During another boring international break this past November, something happened that captivated the sports media world for several days. On November 14, 2017, during a World Cup playoff game between Denmark and The Republic of Ireland, Christian Eriksen scored a hattrick. Denmark went on to win the match 5-1 and earned a ticket to Russia. While the goals were decent enough, the media blew it out of proportion. This was only against an Ireland team that hasn’t made a World Cup since 2002. For several “journalists,” this was enough evidence to cement Eriksen’s place in the world’s top 10 (no joke)! Sure, there are some great midfielders in the Premier League who deserve to be part of “Top 10” discussions like Hazard or De Bruyne, but Eriksen? Really?
There’s another Premier League midfielder similar in age to Eriksen that is often left out of these discussions, that I believe deserves more credit. I’m of course talking about Aaron Ramsey. While it’s easier to blame an anti-Arsenal media bias for leaving Ramsey out of any discussions, it probably has more to do with his injury record. In 5 seasons with Spurs, Eriksen has only been injured for a total of 55 days (an average of 11 per season). In 10 seasons with Arsenal, Ramsey has missed a total of 669 days (an average of 67 per season). Of course, a majority of his time missed was due to the break he suffered in 2010, but even when you leave that out he still has missed an average of 42 days per season. But, with Ramsey back at his best and a contract negotiation on the line, it’s vital that Arsenal fans understand how important he is (and how much better than Eriksen he is).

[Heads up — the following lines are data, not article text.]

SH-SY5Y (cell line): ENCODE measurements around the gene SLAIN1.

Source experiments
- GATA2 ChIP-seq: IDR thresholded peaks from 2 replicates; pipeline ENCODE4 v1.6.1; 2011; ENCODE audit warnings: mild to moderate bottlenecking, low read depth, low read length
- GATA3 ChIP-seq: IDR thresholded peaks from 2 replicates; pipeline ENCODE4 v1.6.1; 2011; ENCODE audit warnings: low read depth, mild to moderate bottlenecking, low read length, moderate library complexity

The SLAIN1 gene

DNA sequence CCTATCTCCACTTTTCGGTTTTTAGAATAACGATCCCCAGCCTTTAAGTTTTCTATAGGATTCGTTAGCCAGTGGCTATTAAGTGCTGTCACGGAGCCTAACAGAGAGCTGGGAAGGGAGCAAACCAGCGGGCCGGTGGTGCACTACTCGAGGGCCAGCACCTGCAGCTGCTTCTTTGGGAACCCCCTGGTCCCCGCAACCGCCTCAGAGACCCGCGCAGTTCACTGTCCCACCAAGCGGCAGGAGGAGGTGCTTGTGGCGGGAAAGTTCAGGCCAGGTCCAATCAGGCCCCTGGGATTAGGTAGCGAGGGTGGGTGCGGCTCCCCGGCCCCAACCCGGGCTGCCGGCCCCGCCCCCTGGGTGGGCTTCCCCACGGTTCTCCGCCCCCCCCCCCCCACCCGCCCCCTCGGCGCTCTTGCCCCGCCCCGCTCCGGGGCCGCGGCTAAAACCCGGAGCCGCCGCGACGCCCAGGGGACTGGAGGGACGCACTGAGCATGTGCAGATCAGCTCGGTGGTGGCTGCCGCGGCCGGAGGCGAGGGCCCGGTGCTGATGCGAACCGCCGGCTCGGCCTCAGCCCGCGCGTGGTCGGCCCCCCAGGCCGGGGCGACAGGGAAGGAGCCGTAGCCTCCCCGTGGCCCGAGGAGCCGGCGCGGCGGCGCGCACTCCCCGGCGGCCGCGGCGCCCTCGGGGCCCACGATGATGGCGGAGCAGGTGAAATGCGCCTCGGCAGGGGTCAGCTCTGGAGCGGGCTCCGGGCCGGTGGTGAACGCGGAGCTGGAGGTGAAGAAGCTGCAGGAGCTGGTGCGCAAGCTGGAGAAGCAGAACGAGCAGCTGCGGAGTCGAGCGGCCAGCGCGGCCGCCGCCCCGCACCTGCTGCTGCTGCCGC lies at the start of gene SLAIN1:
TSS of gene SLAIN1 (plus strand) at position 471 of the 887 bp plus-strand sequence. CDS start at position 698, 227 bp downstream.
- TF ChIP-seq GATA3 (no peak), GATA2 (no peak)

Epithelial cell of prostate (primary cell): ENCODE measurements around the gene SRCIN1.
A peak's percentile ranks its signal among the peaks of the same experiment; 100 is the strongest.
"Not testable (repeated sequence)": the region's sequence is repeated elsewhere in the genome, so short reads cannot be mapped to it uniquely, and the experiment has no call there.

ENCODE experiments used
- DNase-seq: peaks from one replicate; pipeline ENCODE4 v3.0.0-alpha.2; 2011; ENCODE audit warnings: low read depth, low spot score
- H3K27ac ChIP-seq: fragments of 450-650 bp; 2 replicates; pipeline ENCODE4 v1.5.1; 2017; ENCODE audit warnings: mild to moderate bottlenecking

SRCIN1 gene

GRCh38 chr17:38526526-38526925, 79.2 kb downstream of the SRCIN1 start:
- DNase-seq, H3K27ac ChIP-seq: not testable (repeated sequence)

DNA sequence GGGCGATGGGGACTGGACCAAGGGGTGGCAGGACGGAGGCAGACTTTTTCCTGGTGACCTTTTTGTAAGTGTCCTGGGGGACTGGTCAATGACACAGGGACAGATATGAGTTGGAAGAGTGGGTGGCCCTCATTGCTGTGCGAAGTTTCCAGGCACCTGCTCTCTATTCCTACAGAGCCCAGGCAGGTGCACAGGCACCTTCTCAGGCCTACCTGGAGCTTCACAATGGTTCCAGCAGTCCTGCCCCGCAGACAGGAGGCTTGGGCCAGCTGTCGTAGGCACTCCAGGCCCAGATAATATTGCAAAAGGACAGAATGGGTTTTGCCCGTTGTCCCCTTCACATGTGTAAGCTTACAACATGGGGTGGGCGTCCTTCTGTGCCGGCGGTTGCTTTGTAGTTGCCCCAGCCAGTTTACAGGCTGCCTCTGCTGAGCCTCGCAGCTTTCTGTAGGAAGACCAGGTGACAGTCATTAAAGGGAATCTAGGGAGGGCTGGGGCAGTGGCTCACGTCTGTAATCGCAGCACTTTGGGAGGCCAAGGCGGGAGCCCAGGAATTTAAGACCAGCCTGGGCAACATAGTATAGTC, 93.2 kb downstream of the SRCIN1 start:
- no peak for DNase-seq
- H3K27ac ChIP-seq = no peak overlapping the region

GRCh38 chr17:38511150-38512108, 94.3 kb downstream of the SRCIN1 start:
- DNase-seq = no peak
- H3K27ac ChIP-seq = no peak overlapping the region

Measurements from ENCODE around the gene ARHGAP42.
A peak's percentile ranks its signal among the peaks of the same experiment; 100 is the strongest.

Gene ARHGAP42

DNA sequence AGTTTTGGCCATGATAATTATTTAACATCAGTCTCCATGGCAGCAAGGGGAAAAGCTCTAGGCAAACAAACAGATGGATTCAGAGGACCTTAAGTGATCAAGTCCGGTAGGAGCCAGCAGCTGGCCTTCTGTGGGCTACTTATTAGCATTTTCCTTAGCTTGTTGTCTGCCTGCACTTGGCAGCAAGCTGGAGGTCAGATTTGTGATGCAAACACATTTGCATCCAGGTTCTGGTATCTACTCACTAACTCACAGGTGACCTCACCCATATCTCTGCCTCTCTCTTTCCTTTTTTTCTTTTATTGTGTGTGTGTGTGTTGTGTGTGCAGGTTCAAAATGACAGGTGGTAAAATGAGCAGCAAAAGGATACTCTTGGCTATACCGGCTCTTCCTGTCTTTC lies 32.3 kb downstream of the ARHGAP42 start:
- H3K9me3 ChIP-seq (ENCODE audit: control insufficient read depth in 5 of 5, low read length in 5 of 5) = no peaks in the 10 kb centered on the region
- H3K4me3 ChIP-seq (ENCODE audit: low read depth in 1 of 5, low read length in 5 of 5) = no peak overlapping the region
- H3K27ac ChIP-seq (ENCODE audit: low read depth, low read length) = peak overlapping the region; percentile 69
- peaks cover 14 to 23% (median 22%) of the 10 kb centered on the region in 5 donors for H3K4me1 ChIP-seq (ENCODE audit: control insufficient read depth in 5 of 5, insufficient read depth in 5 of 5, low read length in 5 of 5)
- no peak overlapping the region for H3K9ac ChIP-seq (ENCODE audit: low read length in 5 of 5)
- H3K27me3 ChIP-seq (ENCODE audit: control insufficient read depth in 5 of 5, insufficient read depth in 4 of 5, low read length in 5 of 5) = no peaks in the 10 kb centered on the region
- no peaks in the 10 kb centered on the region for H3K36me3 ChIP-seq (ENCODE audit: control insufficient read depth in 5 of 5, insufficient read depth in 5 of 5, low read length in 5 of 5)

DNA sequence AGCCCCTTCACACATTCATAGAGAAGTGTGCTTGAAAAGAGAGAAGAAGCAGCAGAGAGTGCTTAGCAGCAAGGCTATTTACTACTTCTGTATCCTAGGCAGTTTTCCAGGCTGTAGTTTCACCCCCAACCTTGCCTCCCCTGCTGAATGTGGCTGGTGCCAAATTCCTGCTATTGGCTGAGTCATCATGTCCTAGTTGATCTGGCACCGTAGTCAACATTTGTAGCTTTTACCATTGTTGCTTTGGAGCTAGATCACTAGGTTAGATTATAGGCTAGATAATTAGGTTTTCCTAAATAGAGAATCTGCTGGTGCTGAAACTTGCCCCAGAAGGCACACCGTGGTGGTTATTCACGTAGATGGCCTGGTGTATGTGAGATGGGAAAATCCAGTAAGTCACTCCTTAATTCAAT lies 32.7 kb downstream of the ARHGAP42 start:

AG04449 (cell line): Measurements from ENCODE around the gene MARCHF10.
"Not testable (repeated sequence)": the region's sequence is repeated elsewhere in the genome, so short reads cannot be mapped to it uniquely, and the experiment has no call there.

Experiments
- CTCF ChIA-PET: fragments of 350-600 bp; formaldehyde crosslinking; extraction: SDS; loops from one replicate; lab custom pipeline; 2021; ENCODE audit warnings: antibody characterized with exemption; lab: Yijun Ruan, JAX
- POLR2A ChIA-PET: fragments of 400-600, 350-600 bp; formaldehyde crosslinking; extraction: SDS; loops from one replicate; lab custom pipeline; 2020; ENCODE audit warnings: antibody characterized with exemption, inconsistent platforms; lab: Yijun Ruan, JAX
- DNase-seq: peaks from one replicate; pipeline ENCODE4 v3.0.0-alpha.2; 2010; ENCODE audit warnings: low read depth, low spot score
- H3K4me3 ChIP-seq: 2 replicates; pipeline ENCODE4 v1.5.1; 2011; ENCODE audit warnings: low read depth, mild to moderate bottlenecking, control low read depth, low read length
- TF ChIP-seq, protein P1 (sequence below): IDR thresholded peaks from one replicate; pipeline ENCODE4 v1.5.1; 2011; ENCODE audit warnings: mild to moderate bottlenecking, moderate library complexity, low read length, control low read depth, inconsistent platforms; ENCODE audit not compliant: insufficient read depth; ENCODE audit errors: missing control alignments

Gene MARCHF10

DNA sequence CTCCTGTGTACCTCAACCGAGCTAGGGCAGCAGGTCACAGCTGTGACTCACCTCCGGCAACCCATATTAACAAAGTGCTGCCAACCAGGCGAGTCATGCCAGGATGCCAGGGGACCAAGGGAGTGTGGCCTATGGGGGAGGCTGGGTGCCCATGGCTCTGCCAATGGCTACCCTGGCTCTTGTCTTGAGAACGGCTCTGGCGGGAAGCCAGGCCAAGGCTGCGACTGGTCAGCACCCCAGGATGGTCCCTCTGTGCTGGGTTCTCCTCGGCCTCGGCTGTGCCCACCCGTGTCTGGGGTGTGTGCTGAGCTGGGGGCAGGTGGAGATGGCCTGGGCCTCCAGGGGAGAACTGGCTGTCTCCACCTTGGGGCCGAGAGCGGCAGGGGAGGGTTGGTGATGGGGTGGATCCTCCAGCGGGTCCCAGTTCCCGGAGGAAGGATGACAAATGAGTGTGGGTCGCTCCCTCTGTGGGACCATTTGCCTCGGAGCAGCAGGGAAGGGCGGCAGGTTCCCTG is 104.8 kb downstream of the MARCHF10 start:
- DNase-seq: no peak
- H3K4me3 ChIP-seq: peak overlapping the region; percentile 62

In 43 appearances this season, Eriksen has recorded 13 goals and 9 assists. Ramsey has tacked up 10 goals and 7 assists in 29 appearances this season. In terms of a per 90-minute average, Eriksen’s .37 goals and .26 assists pale in comparison to Ramsey’s .49 goals and .34 assists. The Welshman also maintains a higher pass completion rate and successful take-ons per 90. What’s even more encouraging about Ramsey’s numbers is that they’re from a very sub-par Arsenal season. It’s not often that the team has clicked this season, but when it does, Ramsey is often in the side. The pairing of Ramsey and Xhaka has seen continued success this season. When Xhaka can properly cover for defenders and play the role of the deep-lying midfielder, Ramsey is freed up to create.
What Ramsey lacks in raw passing ability, he makes up for it with runs into open space and positioning. I’m willing to concede that Eriksen could probably beat Ramsey in a pinpoint passing or crossing drill, but that can only get you so far. It’s not that Ramsey is lacking talent, because anybody that saw his goal against CSKA Moscow knows that he’s technically-gifted. But he doesn’t have to rely on other teammates to finish his long ball or chip into the box as much as Eriksen might. Ramsey has a knack for slipping into the box unnoticed and wreaking havoc on defences from close range to the goal. It’s that type of play that fits Arsenal’s squad perfectly. Considering they tend to load up the centre of the pitch, a great mover off the ball can confuse and tire a challenged defence.
On top of Ramsey’s better stats this season, when determining top talent you have to look at the trophy case. Ramsey has won 3 FA Cups with Arsenal, most notably scoring the winners in the 2014 and 2017 finals. Eriksen, however, hasn’t won anything since his days with Ajax. So as a word of warning, before you try and make a case for a player being amongst the elite in that position, take a look at the whole picture. If you get too distracted looking at one portion of the image, you just might miss something.